– MTA
    Commented Aug 14, 2023 at 16:12
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    @MTA Hey thanks for the comment! The water mitigation company came out with their equipment and have confirmed my readings. The problem is that there's a high level of moisture in drywall: from what I understand drywall shouldn't be getting moist past 17%, but there's no damage I can see. I don't have DIY skills or sense yet, and I don't know if I need to be concerned, or wet drywall isn't a problem. I've updated my question more explicitly to ask "should I be concerned or should I leave it be". Commented Aug 14, 2023 at 16:32
  • Wet drywall is a concern, usually leads to replacement. Moisture/humidity on the painted surface of drywall is common. Are your readings inside the drywall?
    – crip659
    Commented Aug 14, 2023 at 16:42
  • @crip659 This is the moisture meter that I use, so the readings are on the outside of the drywall: amzn.com/dp/B07SZX8QXH Commented Aug 14, 2023 at 17:26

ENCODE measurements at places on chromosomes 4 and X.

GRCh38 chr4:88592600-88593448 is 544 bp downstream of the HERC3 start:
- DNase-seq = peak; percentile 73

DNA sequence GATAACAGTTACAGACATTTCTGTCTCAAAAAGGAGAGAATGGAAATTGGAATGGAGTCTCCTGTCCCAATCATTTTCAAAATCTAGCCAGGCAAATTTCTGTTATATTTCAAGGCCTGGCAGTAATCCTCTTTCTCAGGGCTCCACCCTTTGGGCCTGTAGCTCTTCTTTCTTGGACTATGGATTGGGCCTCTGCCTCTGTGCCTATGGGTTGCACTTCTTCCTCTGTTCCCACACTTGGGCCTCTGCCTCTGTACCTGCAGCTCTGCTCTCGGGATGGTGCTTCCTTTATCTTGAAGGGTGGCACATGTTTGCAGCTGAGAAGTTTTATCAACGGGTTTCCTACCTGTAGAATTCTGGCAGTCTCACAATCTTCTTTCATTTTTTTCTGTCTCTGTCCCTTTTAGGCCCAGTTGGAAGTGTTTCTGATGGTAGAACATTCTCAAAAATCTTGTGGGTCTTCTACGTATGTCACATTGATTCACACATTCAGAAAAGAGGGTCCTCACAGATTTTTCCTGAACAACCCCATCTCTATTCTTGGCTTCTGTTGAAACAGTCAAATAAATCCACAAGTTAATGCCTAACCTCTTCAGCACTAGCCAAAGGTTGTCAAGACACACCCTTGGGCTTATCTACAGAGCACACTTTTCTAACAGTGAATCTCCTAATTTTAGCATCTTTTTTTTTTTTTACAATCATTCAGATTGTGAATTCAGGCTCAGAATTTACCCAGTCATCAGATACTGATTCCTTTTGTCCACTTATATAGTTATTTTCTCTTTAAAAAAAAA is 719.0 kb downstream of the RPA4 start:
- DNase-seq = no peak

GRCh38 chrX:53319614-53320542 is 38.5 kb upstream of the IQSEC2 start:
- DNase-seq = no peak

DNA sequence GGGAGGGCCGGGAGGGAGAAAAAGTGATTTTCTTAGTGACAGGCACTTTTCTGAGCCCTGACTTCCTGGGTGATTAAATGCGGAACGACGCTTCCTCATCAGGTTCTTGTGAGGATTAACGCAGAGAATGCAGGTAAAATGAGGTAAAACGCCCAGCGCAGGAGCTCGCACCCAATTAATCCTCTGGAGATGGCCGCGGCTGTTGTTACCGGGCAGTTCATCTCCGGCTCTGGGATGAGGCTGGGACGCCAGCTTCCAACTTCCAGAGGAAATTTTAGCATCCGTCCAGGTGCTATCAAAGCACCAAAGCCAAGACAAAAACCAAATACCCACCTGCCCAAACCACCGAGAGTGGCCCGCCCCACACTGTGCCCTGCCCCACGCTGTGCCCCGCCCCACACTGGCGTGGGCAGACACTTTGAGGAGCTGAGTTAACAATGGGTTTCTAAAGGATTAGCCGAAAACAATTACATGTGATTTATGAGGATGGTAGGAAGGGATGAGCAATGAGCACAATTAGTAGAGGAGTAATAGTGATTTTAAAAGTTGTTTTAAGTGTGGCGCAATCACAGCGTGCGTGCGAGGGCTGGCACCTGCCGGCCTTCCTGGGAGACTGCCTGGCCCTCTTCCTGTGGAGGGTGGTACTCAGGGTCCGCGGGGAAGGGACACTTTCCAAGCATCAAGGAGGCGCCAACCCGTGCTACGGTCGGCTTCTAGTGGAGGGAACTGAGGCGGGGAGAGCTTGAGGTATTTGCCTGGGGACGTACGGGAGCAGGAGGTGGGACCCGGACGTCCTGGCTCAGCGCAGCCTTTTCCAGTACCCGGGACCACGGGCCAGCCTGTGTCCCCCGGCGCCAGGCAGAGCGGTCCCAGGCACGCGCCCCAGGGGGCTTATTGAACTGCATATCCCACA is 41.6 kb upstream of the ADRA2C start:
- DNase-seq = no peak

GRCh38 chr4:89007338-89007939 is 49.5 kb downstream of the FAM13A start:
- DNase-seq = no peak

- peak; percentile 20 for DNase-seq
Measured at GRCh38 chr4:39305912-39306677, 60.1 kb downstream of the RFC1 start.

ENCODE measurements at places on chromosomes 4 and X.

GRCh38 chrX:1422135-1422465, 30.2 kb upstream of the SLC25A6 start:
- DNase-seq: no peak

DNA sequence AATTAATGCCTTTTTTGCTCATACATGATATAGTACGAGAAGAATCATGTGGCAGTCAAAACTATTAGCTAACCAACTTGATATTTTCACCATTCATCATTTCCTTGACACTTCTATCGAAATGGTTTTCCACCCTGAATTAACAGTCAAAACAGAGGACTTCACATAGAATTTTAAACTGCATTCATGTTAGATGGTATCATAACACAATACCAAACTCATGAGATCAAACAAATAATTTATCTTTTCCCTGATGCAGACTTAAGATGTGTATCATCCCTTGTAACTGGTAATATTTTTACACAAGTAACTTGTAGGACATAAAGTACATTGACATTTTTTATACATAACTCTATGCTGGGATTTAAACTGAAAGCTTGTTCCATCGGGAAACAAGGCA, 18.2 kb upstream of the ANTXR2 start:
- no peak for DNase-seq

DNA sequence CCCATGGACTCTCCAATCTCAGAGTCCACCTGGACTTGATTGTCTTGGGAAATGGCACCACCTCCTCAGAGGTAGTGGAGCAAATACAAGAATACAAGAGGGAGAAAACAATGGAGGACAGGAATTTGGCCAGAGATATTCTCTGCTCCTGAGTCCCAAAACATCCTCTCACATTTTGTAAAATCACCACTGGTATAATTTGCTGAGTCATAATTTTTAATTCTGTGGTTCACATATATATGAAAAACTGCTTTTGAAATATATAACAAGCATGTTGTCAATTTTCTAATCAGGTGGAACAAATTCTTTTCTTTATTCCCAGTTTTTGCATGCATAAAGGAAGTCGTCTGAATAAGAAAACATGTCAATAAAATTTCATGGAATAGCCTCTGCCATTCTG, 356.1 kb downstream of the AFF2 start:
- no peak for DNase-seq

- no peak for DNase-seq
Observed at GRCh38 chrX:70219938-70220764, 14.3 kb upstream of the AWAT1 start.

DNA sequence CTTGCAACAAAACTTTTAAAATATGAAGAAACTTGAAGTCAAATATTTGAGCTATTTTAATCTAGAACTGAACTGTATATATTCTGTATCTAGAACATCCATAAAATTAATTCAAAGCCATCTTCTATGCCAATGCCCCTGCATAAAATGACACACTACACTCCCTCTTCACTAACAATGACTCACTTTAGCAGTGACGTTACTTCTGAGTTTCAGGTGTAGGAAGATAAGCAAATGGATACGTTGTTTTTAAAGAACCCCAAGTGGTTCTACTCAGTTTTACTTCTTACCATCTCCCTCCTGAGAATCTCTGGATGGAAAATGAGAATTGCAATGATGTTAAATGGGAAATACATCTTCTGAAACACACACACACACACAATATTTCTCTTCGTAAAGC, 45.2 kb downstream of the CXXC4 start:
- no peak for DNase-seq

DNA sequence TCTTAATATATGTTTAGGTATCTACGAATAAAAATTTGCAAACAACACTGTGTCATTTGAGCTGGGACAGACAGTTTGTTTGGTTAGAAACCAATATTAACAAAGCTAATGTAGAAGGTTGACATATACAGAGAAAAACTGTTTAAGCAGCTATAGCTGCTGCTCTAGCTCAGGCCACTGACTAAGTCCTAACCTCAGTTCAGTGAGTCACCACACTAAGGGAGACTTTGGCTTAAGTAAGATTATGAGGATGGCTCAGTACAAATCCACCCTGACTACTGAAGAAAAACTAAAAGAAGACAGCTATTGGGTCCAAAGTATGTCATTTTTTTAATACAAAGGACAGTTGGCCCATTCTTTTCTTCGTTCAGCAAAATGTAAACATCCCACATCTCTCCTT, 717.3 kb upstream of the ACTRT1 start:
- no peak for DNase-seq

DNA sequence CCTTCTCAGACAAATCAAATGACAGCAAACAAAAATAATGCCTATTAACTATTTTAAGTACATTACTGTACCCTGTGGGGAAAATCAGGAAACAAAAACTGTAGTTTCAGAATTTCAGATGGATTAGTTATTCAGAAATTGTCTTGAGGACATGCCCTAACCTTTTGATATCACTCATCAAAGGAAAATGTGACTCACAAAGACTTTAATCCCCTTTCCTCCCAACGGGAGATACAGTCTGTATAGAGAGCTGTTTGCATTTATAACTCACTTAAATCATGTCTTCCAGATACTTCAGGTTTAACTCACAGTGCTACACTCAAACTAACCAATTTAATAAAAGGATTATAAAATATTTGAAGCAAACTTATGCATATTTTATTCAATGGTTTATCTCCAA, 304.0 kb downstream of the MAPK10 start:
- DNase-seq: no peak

• @crip659 Actually since I'm learning more now, it's a pinless meter, so the readings penetrate the drywall from what I understand. Commented Aug 14, 2023 at 18:54

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Wet drywall would be a concern, but your wall is not wet. You are getting an instrument reading that does not comport with your own observation that the wall is actually dry.

Gypsum, the main component of drywall, is a compound of calcium sulfate, with each molecule bound loosely to 2 water molecules. The normal state of gypsum when exposed to an atmosphere with any humidity at all is to be fully saturated with water. "Saturated" in this sense means that the calcium sulfate can't accept any more water; it doesn't mean that it's moist or dripping.

The hydration is reversible. Heating gypsum drives off some of the water, and the bulk gypsum can then serve as a dessicant to absorb water from the air. Eventually, all gypsum will return to 100% saturated when exposed to the atmosphere.

You mentioned different readings between night and day. Your moisture meter is probably measuring electrical conductivity. Conductivity of solids is strongly affected by temperature, and your amateur-level moisture meter may not be compensating for temperature.

Want to find out if this is why you get different readings night and day? Obtain a small piece of drywall, say a 4-inch square, and leave it somewhere in your living space to stabilize for 24 hours. Take a moisture reading with your meter. Now wrap the piece tightly in aluminum foil so that it can neither gain nor lose moisture. Place the piece in the refrigerator for one hour. Now rip off the aluminum foil and immediately measure the moisture.